Amnesty International Annual Report 2013 - Estonia
|Publication Date||23 May 2013|
|Cite as||Amnesty International, Amnesty International Annual Report 2013 - Estonia, 23 May 2013, available at: http://www.refworld.org/docid/519f51a065.html [accessed 23 November 2017]|
|Disclaimer||This is not a UNHCR publication. UNHCR is not responsible for, nor does it necessarily endorse, its content. Any views expressed are solely those of the author or publisher and do not necessarily reflect those of UNHCR, the United Nations or its Member States.|
Head of state: Toomas Hendrik Ilves
Head of government: Andrus Ansip
About 100,000 people, most of them Russian speakers, remained stateless, limiting their political rights. National human rights institutions did not comply with international standards. Conditions of reception for asylum-seekers and refugees were inadequate.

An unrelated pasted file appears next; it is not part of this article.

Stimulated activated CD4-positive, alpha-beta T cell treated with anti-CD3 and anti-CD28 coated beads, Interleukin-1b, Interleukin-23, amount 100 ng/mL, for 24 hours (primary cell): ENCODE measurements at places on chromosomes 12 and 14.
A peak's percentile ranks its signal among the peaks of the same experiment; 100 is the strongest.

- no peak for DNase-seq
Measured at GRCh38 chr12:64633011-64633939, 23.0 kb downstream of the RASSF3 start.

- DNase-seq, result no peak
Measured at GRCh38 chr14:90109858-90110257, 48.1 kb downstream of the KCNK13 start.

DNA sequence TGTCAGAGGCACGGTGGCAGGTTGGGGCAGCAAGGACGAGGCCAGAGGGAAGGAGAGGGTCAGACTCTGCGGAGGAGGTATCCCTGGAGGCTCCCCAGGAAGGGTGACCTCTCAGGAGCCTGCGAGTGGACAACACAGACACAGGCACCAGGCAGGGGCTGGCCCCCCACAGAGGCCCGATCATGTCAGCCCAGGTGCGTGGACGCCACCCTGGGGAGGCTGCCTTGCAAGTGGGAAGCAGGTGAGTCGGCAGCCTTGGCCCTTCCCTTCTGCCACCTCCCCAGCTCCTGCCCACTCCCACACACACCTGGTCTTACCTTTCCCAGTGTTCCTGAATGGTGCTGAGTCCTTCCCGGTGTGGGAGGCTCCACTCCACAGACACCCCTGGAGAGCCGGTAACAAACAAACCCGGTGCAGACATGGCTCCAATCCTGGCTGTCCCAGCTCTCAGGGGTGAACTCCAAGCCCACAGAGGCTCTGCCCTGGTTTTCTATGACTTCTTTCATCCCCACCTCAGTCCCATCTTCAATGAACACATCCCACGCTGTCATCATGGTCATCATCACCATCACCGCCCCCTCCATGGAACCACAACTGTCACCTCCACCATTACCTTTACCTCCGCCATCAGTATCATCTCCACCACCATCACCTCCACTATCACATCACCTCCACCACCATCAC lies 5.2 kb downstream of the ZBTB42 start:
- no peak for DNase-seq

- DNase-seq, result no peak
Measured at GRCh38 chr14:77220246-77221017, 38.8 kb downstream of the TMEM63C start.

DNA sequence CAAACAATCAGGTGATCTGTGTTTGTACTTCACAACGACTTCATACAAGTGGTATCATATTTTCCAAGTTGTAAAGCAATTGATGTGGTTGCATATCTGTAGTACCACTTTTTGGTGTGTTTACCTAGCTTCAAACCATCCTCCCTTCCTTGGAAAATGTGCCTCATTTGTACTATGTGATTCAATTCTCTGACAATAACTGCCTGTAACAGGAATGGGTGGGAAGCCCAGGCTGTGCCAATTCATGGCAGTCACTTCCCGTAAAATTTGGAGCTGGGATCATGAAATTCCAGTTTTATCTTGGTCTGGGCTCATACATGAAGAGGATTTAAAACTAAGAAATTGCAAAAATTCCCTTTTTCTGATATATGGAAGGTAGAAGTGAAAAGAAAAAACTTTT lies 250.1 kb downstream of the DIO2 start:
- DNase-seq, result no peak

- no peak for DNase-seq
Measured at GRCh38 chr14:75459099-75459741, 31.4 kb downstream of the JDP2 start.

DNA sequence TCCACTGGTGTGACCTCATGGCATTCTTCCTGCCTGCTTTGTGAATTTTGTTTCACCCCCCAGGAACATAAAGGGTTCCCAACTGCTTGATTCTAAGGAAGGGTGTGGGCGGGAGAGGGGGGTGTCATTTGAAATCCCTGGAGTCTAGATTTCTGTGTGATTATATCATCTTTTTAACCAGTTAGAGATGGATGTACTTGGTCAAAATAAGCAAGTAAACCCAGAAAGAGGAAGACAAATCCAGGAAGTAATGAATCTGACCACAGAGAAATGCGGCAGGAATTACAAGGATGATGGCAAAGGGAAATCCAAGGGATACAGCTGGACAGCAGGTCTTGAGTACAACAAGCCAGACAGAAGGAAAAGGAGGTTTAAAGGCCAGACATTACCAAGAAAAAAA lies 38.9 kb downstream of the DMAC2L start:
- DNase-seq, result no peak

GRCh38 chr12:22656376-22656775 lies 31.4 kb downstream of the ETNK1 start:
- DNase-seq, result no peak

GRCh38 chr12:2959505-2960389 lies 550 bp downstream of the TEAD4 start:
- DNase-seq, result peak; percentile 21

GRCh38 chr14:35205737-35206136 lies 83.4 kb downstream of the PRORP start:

Discrimination – ethnic minorities
About 100,000 people (approximately 7% of the population) remained stateless. The large majority of these were Russian speakers. Children born of stateless parents continued to be denied automatic citizenship, although a simplified naturalization procedure was available to them. Stateless people continued to be denied political rights. They were reportedly disproportionately affected by poverty and unemployment. Language requirements appeared to be one of the main obstacles for Russian speakers to access citizenship and other rights.
Legal, constitutional or institutional developments
The Chancellor of Justice – acting as Ombudsman and national preventive mechanism under the Optional Protocol to the UN Convention against Torture – failed to meet the requirements of the Paris Principles for independent national human rights institutions.The definition of torture and the penalties provided for that crime in the Criminal Code remained inconsistent with the requirements of the Convention against Torture.
Refugees and asylum-seekers
Reception conditions for the small number of asylum-seekers arriving in the country each year remained inadequate. The provision of interpreters was insufficient, which reportedly hampered the filing of applications and communications in general between asylum-seekers and the authorities. There were insufficient measures to ensure social and economic integration of refugees.